Recently, Home Minister Rabi Lamichanne instructed police personnel to take the prior approval from the Ministry before meeting with any diplomats of the foreign missions. He warned of disciplinary actions against those who do not follow the instructions. The instruction has come with good intention but the action falls under the ‘management of foreign relations and diplomacy under the Rules of Business’ and as such should have been applied by the Foreign Ministry.
Every aware public in Nepal knows who is responsible for such ‘free for all’ actions but no commitments have been shown from the responsible party to make amends. In such circumstances, it is not justified to blame the foreign diplomats either.
What should be done?
I would like to make some sincere recommendations to mitigate the current problems. We need commitments to the fundamentals that the world struggles over centuries to establish the diplomatic code of conduct and we need to abide by this conduct. We can learn from history that the significance of the diplomatic code of conduct lies on certain principles. They include the principle of nationality, the principle of sovereignty, the principle of non-dominance and, most important, principle of morality.
These principles will only be accomplished if political influences stop in bureaucracy and the bureaucratic system becomes professional. The political influence will not stop until our leadership realizes nationality and morality beyond their personal and political interests and the bureaucracy will not run efficiently in this era if it lacks officials with proper skills and knowledge to confidently resist any political pressure and act professionally.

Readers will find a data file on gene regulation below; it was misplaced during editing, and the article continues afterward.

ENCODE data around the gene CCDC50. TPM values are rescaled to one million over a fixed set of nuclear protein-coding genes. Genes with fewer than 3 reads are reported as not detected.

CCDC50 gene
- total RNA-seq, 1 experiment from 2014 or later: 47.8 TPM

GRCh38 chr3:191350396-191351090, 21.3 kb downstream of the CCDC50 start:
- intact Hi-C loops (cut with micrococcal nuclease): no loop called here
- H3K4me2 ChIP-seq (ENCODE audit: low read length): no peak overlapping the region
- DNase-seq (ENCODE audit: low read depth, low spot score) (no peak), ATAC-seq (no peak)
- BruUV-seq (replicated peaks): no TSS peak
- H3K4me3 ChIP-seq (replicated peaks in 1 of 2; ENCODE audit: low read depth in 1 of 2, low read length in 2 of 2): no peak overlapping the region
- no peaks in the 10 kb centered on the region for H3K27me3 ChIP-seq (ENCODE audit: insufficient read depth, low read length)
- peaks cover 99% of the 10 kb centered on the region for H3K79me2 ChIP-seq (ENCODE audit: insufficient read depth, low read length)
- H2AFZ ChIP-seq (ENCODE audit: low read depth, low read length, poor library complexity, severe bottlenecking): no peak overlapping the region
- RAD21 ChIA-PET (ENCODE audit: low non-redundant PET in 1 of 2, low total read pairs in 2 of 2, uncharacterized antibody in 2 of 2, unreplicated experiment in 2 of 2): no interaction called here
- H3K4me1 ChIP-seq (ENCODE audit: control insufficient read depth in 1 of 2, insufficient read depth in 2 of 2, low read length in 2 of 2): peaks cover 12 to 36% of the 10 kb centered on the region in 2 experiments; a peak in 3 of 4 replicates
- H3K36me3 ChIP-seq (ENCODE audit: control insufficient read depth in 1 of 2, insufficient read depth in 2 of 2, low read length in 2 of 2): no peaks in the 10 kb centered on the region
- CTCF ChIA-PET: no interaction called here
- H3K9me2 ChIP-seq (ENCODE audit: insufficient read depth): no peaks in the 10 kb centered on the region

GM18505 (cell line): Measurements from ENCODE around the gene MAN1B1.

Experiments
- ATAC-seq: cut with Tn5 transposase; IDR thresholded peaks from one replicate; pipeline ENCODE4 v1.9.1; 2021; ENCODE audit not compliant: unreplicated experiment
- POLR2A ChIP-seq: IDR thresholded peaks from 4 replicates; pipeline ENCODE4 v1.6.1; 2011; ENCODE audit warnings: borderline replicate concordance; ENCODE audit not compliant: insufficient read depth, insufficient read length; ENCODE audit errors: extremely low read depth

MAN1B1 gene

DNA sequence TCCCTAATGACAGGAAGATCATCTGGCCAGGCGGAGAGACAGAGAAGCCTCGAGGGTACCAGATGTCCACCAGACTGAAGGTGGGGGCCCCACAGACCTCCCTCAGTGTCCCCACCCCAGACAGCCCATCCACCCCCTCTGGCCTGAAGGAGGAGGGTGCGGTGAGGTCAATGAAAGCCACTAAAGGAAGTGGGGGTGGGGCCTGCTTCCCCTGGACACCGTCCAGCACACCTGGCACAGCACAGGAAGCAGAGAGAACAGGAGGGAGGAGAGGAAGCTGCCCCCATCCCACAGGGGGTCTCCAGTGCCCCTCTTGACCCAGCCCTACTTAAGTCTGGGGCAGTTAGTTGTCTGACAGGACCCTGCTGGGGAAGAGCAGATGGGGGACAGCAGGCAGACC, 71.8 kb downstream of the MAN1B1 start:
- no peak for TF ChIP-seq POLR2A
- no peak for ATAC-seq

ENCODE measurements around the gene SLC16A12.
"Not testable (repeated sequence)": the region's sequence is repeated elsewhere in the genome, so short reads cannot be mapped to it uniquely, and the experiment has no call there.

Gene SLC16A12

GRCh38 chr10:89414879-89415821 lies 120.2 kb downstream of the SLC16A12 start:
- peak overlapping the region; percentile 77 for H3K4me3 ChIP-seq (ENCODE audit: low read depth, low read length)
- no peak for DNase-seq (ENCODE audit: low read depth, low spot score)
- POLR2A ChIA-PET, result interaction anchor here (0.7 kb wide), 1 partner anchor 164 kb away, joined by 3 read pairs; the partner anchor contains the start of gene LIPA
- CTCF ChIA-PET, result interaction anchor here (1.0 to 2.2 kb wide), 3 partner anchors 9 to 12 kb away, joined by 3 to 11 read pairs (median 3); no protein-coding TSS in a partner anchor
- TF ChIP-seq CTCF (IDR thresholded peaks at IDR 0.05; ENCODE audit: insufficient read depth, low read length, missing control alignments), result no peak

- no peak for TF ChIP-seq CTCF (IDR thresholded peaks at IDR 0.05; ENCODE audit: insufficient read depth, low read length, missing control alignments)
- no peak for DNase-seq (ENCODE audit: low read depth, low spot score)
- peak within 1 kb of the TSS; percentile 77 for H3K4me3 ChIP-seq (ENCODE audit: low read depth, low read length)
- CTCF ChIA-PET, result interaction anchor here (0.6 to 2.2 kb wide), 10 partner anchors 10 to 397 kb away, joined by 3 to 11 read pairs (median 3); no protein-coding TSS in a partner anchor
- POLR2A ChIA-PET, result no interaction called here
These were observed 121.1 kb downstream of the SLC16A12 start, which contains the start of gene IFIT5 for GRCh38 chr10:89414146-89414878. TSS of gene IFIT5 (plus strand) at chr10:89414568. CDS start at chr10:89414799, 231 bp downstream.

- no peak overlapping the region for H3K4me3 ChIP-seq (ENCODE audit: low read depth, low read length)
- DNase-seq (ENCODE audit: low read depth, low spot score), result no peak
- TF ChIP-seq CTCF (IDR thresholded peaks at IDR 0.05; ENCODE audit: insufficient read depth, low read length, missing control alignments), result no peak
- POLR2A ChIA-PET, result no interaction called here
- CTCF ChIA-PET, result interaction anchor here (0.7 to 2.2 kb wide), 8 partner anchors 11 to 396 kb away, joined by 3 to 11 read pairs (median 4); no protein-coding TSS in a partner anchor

Nepal faces a very sensitive geopolitical situation in its neighborhood and it can serve its interests best by deploying smart foreign policy and diplomacy, which should not be used as a tool for promoting private gains of individual leaders at the cost of the nation.
Hopefully, this time the code will prove more than an empty accomplishment on paper. It will be good if the new set of Nepali political and bureaucratic leaders show more seriousness this time and do not turn the code into a non-code of conduct, as they have done in the past. Nepal’s geopolitical sensitivity and vulnerability requires seriousness in the management of its foreign relations and diplomacy.
Bhagirath Basnet is a former Nepali ambassador.